Off to the Grocery
I’m not really one for writing a journal or a diary or anything like that. I do, however, believe this particular juncture in history deserves a few thoughts.
So, I went to the grocery with my husband early this morning. It didn’t open until seven, so we were there when the doors opened. There were people waiting, no doubt with the very same idea. Early bird gets the worm or in this case snags the toilet paper. Who would have thought? It’s a great day when I can find toilet paper. So, the ratio of masked to unmasked individuals was about 50 to 50 today. Some of the cashiers and the store manager in particular, who we recognized, were unmasked. Maybe they got a memo we didn’t that things aren’t as perilous anymore. Though with the yo-yo sort of messaging we seem to be getting these days from the top, its anybody’s guess. But my husband and I were masked. Better to err on the side of caution, we’ve always said.
But back to the grocery. I’ve got to say I’ve never been a great fan of going to the grocery. But these days, in the midst of a pandemic, I will admit I absolutely dread it. We try to only go once a week. And are in and out as quickly as we can. And meals are planned these days around what we can get, rather than what we want. Let me be clear though. I’m not so obtuse not to realize than many people have it much worse and have had it much worse before this even started. This is my observation and acknowledgement that things have changed. A lifestyle that admittedly we all took for granted is there no more. We have to adjust and wait to see what comes next.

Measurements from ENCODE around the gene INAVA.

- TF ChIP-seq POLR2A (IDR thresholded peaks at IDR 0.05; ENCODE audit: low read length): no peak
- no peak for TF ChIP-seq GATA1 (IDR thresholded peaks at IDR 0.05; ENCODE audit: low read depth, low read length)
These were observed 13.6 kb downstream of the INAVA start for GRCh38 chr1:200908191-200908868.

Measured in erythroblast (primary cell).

Back to the grocery. There are kindnesses there, a grocery store employee stocking the shelves, masked, who goes out of his way to locate what I need. Who I thank profusely, because I appreciate the small kindnesses right now, and no one can tell if I’m smiling behind my mask. There are frustrations, people stopping with their baskets in the middle of the aisle unconcerned that they leave no path around them, no way to maintain that social distance. Sure, you can wait, but it does go on and on.
And the feeling. That is the worst. Trips to the grocery were never this taxing. But the place is permeated with a sense of urgency, anxiety, and yes sadness. Those afraid their world has changed, is lost, and will never come back again. And those who resist, refuse to acknowledge the change.
I was always amazed with people after terrorism attacks or gun violence who just refuse to act with any sort of caution, who will not allow their behavior to be altered. After the mass shooting in Aurora, Colorado’s movie theater, I would not step foot in a movie theater for some time. If there was a shark attack off a beach in Florida, I was not going in the water. But others, well, they will not allow their lives to change. Which is their choice, I suppose. But how is this different? Oh yes, we’re all connected. If you go on your merry way and don’t social distance, don’t wear a mask, you could get sick, then spread it to me. You might be fine, but me, not so much. Like Mother Theresa says, “We all belong to each other.” I don’t know about you, but I feel the weight of that. I suppose this is a time to look around. Any moment that guy over there, who is suffering, who is out of work, who doesn’t have enough to eat, could be me. So, if I take care of him, if we all take care of him, maybe when it’s my turn, someone will help me out. It all turns on a dime. Think about it. I do, all the time.